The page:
Mars is the world orbiting the sun one step outward from Earth’s orbit. Earth takes one year to orbit the sun once. Mars takes about two years. The orbits of Earth and Mars are the reason Mars is one of the most fascinating planets to watch in our sky, and they are the reason Mars is sometimes bright and sometimes faint. On April 8, 2014, Earth goes between the sun and Mars. That’s why Mars is so bright this April.

The brightness of Mars in our sky depends on where our two planets are in orbit around the sun. Sometimes Earth is close to Mars, and sometimes we are far away.

We are relatively close – and Mars appears at its brightest in our sky for that two-year period – every time Earth passes between the sun and Mars. That’s what’s happening today.

What’s the birthstone for April?

Photo credit: Kim Alianz

Photo credit: Kim Alianz


Have a birthday this month? If yes … happy birthday! Your birthstone is the diamond, symbol of enduring love.

Diamonds’ cold, sparkling fire has held us spell-bound for centuries, inspiring rich, passionate myths of romance, intrigue, power, greed, and magic. Ancient Hindus, finding diamonds washed out of the ground after thunderstorms, believed they were created by bolts of lightning. Read more ….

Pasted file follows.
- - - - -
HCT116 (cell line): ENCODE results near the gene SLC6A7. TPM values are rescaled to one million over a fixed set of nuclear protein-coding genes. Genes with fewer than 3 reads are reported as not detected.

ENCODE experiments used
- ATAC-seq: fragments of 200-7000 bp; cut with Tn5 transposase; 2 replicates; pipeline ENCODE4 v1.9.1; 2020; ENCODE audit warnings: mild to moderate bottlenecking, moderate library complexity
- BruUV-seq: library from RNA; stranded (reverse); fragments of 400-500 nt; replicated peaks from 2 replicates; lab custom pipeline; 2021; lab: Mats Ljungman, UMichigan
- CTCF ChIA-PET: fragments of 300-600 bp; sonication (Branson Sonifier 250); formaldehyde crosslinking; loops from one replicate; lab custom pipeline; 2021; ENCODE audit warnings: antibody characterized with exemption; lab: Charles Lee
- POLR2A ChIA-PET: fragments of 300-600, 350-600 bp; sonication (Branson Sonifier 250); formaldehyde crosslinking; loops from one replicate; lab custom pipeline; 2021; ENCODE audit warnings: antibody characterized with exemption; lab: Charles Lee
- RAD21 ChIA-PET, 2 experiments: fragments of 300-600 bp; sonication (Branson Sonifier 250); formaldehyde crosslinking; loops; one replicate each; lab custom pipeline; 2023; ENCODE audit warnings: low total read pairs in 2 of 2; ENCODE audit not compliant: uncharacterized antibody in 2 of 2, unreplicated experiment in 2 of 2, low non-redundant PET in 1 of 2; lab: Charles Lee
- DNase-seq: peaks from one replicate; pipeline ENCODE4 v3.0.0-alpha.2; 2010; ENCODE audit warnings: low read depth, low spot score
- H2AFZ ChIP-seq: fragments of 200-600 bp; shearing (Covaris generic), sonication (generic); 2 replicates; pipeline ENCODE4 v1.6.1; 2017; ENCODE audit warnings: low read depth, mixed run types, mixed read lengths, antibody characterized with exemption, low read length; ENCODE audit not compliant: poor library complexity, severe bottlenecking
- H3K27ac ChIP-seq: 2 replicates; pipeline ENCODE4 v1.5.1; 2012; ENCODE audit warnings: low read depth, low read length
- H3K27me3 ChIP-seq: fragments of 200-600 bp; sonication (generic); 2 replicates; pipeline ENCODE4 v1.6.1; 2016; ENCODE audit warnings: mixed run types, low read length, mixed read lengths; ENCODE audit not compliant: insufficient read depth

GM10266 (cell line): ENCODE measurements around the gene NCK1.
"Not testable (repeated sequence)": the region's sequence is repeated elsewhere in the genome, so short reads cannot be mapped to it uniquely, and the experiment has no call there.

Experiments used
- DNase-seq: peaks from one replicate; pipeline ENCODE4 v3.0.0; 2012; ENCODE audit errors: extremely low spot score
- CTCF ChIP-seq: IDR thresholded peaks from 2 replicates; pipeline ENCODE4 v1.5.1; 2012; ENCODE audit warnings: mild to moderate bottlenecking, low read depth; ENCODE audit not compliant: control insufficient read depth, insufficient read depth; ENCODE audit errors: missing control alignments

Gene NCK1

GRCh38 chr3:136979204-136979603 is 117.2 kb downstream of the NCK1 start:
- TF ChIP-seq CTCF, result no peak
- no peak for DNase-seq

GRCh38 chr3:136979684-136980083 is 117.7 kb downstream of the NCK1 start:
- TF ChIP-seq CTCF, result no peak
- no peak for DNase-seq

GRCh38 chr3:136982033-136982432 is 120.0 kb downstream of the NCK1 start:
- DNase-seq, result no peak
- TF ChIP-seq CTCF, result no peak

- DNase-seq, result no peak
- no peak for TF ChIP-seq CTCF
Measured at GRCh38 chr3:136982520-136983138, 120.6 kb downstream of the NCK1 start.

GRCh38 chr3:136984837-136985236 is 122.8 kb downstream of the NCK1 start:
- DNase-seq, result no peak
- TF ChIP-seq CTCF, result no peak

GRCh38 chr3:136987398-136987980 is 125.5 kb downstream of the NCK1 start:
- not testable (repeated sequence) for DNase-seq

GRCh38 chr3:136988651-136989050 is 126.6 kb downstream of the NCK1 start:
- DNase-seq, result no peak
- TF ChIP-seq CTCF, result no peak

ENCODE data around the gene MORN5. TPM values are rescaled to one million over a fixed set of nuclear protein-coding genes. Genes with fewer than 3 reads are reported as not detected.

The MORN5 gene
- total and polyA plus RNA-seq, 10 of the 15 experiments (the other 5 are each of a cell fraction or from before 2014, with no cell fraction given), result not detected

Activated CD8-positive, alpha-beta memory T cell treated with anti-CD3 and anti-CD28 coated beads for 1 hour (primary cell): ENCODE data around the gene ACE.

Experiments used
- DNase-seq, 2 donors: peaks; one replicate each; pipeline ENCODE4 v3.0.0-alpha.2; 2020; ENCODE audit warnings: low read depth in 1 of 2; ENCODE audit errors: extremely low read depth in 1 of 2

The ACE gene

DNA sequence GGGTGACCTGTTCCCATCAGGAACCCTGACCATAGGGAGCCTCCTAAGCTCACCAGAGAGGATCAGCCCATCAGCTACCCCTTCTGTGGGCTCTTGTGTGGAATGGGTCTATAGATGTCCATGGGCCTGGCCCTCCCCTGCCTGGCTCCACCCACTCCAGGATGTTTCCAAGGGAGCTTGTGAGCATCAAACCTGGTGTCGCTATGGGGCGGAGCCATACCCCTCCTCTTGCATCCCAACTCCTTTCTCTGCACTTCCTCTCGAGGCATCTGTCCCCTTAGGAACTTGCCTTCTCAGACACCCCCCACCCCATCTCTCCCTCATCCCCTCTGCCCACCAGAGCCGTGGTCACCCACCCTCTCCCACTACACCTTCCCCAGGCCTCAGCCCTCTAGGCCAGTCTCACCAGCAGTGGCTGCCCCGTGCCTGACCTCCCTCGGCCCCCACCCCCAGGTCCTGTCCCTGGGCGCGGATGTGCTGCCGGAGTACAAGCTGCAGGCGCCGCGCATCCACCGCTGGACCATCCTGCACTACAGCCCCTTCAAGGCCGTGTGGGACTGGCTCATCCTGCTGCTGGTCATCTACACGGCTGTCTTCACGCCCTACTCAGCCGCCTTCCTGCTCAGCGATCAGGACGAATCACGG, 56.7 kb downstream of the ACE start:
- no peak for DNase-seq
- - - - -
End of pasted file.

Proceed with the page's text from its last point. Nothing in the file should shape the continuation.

What are star trails, and how can I capture them?

A two-hour-and-15-minute star trail image from March 21, 2014.  Our friend Ken Christison in North Carolina captured this image.  He wrote,

A two-hour-and-15-minute star trail image from March 21, 2014. Our friend Ken Christison in North Carolina captured this image. Want to see what a single frame of this image looked like? Click inside.

What are star trails? They are the continuous paths created by stars, produced during long time exposure photographs, as shown on this page. In other words, the camera doesn’t track along with the stars’ apparent motion as night passes (actually caused by Earth’s spin under the sky). Instead, the camera stays fixed, while, as the hours pass, the stars move. The resulting photos show the nightly movement of stars on the sky’s dome.

What is a Dyson sphere?